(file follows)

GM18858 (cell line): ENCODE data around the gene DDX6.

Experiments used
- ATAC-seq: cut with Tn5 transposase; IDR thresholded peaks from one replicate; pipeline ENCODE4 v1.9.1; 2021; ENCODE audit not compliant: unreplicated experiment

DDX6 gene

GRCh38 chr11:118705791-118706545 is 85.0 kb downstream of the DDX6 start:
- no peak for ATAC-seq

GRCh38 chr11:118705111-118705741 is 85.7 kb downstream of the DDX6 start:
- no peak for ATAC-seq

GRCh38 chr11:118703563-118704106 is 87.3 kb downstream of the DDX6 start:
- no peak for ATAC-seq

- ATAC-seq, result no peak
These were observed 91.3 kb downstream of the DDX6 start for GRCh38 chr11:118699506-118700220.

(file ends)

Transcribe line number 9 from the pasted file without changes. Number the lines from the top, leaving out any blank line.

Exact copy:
GRCh38 chr11:118703563-118704106 is 87.3 kb downstream of the DDX6 start: